When you eat a piece of candy, taste buds send a signal to the cerebral cortex, where the brain drips a tiny droplet of dopamine into the system as a reward, a message from brain to tongue saying, “Again! Again!” Unlike most foods, when the drip cuts off after repeated exposure, the dopamine feed stays on for the “–ose” compounds, leading to what some call a sugar addiction, or a candy crush.
Snow Wite’s music hits the brain in a similar fashion. Listening online to the Sour Patch pop of Andreas Cary’s Snow Wite project, I know I should be pursuing more nutritional content, but find myself repeatedly clicking the replay button on “Luv U Like Limeade.” The song is perfectly vapid and proud of it, its power chords and hair metal solos remixed for the indie rock crowd.
When Cary misread a Facebook flirtation—“I love that you like limeade”—he unexpectedly received the inspiration for his catchiest song to date. “I read it like ‘I love you like limeade,’” Cary told the Current over the phone. “I thought, ‘Woah, that would be such a good pop song.’ It’s a pretty universal drink, which is why it makes for good pop.” Like his music, Cary’s phoneside demeanor is candid, candy-coated and ready to crack a joke.
Moving from the rustbelt bummer of Worcester, Mass., to the sun and fun of LA, Cary realized at the start of Snow Wite that music videos were needed to carry each song. “I started writing some songs and said, ‘OK, I need a music video. I better know how to use Adobe movie program [sic]. Then I realized it’s really easy to shoot music videos in LA, so I started making videos for every song.” To keep costs down, Cary and his ragtag production crew cruised LA for desired shots. When they ran across a red sports car parked on the street, Cary and co. got in, did some Whitesnake dance moves on the hood and got out, no budget required.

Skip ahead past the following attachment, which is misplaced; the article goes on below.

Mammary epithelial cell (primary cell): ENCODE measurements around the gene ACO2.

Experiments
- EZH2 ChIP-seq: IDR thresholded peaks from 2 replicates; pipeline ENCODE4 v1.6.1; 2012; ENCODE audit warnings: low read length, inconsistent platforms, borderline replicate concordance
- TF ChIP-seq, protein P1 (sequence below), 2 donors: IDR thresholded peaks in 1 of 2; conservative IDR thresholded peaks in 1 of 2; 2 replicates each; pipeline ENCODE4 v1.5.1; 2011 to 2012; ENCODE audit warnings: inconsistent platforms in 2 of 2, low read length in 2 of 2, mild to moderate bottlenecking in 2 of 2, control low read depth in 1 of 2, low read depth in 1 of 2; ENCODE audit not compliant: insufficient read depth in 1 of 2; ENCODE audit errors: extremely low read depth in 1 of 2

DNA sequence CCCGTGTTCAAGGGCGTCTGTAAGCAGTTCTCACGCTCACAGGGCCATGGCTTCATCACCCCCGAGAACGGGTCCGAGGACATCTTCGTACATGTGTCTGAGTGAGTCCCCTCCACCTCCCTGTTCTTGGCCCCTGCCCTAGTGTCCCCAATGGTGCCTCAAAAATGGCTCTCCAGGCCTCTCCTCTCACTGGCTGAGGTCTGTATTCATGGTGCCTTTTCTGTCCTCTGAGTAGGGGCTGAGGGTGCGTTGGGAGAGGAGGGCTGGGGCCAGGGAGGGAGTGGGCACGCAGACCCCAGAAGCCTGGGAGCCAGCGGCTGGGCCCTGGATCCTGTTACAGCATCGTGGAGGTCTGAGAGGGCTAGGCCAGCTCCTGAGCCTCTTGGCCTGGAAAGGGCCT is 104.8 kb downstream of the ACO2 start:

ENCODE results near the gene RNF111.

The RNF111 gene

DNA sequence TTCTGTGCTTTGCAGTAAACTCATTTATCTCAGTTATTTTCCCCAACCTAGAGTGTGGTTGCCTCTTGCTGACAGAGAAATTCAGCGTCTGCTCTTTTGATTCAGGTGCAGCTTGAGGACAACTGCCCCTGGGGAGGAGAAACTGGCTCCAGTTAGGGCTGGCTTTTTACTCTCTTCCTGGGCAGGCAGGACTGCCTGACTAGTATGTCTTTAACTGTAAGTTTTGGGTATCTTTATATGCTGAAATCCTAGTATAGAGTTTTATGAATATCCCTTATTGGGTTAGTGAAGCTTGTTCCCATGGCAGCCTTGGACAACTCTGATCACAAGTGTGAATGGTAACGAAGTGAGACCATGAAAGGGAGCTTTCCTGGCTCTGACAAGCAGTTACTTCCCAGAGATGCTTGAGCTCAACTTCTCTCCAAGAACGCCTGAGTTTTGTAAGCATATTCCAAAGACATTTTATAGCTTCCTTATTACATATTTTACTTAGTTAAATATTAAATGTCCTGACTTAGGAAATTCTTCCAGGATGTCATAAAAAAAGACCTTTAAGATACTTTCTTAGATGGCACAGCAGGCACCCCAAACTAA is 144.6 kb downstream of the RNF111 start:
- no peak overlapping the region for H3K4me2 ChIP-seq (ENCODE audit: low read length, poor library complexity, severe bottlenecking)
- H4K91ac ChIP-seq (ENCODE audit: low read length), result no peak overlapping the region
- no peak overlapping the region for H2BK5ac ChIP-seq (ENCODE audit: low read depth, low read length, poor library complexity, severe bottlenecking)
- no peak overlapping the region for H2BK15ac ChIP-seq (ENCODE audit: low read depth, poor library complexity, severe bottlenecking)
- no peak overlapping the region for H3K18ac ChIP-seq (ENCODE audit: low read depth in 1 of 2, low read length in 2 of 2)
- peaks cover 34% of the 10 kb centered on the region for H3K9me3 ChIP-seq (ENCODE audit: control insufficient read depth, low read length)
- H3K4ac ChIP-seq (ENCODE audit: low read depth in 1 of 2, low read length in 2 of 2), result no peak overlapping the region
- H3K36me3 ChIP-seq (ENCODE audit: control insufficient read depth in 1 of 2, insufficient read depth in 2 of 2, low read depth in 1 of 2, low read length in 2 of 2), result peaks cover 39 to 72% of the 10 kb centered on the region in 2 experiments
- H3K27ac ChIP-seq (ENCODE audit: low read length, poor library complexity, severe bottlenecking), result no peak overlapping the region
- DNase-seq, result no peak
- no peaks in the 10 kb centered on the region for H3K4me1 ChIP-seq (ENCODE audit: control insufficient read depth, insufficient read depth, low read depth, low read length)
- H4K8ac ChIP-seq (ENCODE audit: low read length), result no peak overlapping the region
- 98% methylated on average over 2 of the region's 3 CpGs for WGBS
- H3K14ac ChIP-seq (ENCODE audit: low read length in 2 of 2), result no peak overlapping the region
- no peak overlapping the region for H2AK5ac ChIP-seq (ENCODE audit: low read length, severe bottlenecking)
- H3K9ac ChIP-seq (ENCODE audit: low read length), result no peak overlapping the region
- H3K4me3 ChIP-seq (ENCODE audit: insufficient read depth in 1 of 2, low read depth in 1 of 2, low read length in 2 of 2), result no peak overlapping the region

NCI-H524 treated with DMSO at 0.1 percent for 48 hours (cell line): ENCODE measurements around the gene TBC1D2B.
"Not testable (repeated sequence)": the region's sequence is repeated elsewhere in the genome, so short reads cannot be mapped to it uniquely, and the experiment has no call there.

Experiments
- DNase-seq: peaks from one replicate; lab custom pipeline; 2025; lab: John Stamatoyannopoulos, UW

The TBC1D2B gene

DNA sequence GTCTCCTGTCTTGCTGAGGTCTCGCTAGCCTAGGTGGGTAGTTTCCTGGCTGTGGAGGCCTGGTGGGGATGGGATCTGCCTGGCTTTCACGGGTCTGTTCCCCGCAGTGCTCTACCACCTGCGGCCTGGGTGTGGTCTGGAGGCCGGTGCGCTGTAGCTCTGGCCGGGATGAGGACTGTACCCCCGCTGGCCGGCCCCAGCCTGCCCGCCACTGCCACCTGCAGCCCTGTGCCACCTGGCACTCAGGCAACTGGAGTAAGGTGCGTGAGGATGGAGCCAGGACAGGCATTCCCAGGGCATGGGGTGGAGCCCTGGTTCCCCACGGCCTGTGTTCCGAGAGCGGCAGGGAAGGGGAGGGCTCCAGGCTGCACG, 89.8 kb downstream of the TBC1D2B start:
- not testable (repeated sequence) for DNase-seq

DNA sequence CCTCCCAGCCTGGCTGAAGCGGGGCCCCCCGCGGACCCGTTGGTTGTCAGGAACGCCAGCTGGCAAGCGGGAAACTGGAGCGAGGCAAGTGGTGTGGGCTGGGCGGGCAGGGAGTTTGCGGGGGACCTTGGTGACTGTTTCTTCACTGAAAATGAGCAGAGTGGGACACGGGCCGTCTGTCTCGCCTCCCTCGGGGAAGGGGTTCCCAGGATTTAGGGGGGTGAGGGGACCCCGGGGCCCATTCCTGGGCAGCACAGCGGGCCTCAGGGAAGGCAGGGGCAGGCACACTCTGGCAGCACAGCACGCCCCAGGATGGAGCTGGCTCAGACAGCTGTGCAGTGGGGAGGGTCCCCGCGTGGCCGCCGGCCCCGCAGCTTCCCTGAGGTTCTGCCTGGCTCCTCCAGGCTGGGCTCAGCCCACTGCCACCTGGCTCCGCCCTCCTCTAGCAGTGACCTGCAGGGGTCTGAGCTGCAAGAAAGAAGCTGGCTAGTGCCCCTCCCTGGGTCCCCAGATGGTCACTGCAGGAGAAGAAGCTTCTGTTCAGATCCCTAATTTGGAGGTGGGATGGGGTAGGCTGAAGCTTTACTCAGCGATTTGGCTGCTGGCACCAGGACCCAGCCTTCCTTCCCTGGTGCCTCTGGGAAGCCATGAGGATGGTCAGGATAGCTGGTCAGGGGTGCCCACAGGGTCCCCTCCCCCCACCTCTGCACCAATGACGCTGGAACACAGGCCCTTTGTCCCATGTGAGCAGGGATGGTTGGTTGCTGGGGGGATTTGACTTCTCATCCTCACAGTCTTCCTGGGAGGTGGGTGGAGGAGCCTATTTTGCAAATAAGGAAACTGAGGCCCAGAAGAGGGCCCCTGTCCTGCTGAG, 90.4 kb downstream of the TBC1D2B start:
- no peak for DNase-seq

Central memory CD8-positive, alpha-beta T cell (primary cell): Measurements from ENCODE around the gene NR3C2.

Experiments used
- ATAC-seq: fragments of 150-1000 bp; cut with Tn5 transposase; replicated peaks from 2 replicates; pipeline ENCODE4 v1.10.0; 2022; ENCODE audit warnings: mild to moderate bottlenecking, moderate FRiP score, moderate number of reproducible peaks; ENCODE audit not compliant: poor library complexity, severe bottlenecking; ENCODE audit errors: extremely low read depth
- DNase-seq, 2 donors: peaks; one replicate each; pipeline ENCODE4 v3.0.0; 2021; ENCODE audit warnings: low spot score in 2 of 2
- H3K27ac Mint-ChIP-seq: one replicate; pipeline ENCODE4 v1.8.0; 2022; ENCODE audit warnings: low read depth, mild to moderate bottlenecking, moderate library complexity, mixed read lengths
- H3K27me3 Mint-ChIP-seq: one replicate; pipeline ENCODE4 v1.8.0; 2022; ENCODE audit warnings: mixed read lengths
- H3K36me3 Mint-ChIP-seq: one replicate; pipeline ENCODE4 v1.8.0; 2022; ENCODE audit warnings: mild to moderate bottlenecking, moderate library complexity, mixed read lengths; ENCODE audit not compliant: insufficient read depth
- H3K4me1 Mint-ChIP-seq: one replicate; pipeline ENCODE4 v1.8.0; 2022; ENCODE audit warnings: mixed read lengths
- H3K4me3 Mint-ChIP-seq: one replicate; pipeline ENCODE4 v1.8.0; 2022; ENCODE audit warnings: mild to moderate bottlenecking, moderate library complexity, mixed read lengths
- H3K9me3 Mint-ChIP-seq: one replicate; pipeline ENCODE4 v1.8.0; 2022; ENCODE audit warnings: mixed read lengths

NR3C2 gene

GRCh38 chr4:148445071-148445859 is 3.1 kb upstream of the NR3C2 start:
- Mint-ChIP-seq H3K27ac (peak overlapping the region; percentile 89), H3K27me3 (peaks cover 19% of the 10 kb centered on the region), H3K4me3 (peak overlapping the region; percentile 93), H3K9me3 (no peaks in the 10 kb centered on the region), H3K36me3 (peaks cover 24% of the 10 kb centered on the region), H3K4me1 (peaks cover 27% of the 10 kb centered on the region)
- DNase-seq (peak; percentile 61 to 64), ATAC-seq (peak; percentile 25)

The movie-making climate of Los Angeles definitely eases the difficulties of Snow Wite’s multimedia production, but it’s internet rap that upped Cary’s ante. “I was into a lot of internet rap artists, like Lil B. Rappers do a video for every song so it’s like people doing other kinds of music needed to hold up our end of the bargain, or else no one will care anymore, which is kind of what’s happened. It’s easy to get bored with a lot of rock artists and I don’t want that. I don’t want people to be bored with me.”
Like the tunes teased from his forthcoming Chinatown debut, Cary’s videos are tie-dyed, rock ‘n’ roll fantasies of summer fun and carefree grooves. With Snow Wite, Cary doesn’t walk the line of vanity as much as rocket right past it, so that the surface level of pure entertainment doesn’t need any backing nutritional value. “Yeah, it is a party, but the point of a music video is to have a good time,” said Cary. “What am I supposed to do, look bored in it?”
8pm Thur, June 12
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